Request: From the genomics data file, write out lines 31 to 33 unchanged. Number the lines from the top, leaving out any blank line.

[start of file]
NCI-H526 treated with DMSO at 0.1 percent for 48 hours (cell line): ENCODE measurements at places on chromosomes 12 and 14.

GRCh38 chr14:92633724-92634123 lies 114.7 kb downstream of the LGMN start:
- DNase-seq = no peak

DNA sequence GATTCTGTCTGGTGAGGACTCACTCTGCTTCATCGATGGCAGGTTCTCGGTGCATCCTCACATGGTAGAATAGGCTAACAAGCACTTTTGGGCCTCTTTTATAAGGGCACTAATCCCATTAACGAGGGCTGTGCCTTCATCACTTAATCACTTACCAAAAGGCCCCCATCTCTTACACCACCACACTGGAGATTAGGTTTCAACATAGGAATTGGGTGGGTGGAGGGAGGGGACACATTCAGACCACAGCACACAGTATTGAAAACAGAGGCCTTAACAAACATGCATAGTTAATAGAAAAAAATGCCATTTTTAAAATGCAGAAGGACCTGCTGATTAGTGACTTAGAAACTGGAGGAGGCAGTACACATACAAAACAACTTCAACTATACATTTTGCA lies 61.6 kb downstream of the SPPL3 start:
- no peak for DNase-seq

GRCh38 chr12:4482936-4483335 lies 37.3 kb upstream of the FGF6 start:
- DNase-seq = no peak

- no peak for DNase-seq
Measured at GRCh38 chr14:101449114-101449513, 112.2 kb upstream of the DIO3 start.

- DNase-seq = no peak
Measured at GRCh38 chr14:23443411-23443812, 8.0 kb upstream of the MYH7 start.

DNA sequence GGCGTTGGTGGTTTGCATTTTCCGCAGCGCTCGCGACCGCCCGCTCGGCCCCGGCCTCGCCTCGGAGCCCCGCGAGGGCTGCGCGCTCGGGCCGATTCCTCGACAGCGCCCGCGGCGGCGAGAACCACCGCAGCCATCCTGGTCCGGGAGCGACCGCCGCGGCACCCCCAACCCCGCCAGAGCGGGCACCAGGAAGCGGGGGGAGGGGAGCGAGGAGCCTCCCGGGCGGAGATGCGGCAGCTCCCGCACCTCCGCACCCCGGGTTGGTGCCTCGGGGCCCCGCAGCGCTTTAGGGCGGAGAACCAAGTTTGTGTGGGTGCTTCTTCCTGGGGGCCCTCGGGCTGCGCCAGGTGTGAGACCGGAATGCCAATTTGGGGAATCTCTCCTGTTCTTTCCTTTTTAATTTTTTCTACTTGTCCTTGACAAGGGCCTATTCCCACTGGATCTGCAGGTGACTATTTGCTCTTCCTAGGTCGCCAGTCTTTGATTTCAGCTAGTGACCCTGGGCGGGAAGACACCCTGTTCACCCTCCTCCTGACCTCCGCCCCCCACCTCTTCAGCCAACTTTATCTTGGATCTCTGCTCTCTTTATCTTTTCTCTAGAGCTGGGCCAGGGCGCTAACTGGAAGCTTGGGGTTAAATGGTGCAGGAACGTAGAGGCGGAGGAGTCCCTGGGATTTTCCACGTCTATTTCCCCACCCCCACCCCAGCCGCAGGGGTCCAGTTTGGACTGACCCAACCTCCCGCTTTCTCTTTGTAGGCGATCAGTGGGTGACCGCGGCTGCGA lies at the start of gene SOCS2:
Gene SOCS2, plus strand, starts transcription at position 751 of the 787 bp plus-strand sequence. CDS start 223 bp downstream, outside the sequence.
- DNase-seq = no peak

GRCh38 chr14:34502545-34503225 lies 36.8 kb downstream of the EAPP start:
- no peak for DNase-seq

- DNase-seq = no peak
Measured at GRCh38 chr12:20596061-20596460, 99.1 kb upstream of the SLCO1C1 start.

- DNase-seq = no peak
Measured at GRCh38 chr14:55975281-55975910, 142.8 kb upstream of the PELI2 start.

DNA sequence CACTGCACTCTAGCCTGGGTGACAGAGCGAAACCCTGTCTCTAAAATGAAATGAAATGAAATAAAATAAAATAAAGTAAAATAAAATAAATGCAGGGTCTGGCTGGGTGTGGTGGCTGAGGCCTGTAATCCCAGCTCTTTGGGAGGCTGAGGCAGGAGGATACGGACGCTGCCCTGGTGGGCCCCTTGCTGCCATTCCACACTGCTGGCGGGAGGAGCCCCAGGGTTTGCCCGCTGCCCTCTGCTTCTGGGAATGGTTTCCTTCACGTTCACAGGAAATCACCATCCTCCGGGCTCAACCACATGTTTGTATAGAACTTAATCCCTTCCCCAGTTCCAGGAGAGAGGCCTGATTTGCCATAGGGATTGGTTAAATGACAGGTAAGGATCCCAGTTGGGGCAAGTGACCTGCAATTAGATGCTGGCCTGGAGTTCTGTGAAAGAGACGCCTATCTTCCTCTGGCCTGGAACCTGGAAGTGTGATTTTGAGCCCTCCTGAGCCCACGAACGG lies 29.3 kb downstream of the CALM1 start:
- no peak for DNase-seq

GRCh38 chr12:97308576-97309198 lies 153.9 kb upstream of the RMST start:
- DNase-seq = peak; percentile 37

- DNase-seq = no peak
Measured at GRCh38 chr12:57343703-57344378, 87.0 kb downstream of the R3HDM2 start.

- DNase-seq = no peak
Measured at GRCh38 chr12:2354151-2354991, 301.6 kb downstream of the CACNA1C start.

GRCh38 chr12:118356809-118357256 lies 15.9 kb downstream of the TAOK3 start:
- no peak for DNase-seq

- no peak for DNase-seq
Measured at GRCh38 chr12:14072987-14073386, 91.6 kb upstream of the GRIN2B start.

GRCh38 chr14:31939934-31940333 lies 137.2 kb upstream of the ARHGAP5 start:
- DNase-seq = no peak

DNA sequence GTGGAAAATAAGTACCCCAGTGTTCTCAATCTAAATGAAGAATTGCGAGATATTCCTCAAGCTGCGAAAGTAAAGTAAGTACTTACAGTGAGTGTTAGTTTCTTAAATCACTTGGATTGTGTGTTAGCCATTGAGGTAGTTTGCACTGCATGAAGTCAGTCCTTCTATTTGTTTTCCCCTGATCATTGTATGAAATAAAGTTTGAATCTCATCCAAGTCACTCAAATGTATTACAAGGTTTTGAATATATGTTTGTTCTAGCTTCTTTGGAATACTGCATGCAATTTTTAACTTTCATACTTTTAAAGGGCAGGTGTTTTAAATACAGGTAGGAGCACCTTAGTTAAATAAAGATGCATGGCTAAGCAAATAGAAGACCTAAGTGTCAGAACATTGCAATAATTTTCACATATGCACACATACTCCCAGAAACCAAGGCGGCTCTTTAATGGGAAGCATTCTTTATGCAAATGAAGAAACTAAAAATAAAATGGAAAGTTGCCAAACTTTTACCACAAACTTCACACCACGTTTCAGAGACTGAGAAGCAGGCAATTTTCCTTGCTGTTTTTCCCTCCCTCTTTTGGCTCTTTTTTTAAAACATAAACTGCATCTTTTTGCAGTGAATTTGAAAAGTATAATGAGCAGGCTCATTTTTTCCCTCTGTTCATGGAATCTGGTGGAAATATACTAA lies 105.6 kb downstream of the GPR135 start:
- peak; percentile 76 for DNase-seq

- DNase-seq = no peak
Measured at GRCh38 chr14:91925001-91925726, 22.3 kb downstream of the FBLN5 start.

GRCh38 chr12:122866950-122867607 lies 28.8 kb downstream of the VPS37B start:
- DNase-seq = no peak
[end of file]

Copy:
- no peak for DNase-seq
Measured at GRCh38 chr12:14072987-14073386, 91.6 kb upstream of the GRIN2B start.

GRCh38 chr14:31939934-31940333 lies 137.2 kb upstream of the ARHGAP5 start: